The Senate voted 66 to 10 yesterday to extend the nation's major jobs program for four more years at an estimated cost of $46 billion.
It authorized the Comprehensive Employment and Training Act after approving revisions, many of them backed by the Carter administration, to give more preference to the hardcore unemployed and to protect against fraud and other abuses.
The changes helped the bill to pass easily without the kind of crippling amendments that forced the temporary shelving of a CETA reauthorization bill in the House earlier this month.
After the CETA vote, the Senate recessed and will return after Labor Day. The House is expected to take up the legislation again after it returns from its Labor Day recess.
For next year, the Senate bill envisions spending about $11 billion on job training and public service employment, under which 725,000 new jobs have been created under state and local government auspices for unemployed workers.
CETA began as a job training program but was broadened during the mid-1970s recession to provide public service jobs, which were vastly expanded by the Carter administration in its efforts to cut down unemployment last year. The administration contends that a full-scale continuation of the jobs program is necessary to keep the jobless rate at 6 percent or less.
Sen. Gaylord Nelson (D-Wis), floor manager of the bill, acknowledged that the jobs program,which costs roughly $6 billion a year, is vulnerable to charges of abuse.
"Although this program has been controversial because of its practice of using CETA jobs for political favors and for creating extremely high-paying administrative positions," Nelson said, "it has helped thousands of workers return to work. And with the new policies to curb abuses, it would be even more effective in combating the unemployment problem."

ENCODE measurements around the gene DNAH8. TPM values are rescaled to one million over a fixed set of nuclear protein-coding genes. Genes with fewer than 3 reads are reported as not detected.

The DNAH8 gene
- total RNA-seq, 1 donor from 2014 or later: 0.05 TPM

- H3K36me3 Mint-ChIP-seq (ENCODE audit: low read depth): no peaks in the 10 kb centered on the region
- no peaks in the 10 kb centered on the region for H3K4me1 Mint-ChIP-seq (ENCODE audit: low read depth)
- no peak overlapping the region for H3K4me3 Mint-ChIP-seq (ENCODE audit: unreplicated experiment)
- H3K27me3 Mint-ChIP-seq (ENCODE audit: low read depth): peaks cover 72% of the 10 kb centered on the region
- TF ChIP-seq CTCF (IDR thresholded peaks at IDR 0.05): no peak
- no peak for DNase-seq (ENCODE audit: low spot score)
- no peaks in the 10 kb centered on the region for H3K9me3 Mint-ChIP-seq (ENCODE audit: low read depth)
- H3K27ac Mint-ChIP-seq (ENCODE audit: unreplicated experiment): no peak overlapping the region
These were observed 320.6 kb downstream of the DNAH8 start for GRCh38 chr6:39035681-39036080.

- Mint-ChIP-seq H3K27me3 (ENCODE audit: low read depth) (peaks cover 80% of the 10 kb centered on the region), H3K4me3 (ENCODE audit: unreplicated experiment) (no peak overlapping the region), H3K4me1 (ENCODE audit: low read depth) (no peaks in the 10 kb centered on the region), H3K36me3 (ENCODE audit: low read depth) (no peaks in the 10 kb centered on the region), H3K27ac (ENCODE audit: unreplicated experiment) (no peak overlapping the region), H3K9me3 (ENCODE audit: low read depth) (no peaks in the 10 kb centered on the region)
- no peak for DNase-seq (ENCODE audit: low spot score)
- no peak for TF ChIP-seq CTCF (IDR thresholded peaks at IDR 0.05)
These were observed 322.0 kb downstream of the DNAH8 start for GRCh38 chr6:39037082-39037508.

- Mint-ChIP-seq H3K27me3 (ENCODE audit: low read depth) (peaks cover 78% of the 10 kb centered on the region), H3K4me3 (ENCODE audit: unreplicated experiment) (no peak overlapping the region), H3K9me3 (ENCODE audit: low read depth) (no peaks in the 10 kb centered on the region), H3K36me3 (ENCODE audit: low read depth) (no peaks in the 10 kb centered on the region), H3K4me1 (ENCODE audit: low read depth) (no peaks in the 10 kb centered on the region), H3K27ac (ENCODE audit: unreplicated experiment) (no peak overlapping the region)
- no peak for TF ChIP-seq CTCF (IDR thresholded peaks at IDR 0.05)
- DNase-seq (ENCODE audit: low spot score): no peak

The bill gives the secretary of labor expanded authority to root out and correct abuses and mandates specific rules against nepotism, conflict of interest and kickbacks, along with federal penalties for violations.
Those hired for public service jobs would have to have been out of work for 10 of the past 12 weeks. Some now have been hired after as little as one week without a job. Income requirements were also tightened, with a new ceiling of roughly $9,000 for public service employment. About one-third of the current public service workers now come to their jobs with incomes in excess of that.
Also, the maximum payment for a public service job, including local supplements, would be limited to $14,400 in the highest-cost areas. Some jobs now pay in excess of $20,000 a year, Nelson noted.
In addition, workers would be barred from holding public service jobs indefinitely. The limit would be 78 weeks in any five-year period and one more year for those employed on a CETA job as of Oct.1.
The bill also contains two new programs recommended by the administration: $400 million over two years to assist private businesses in setting up job training programs for future workers and $200 million to test employment training programs for welfare recipients.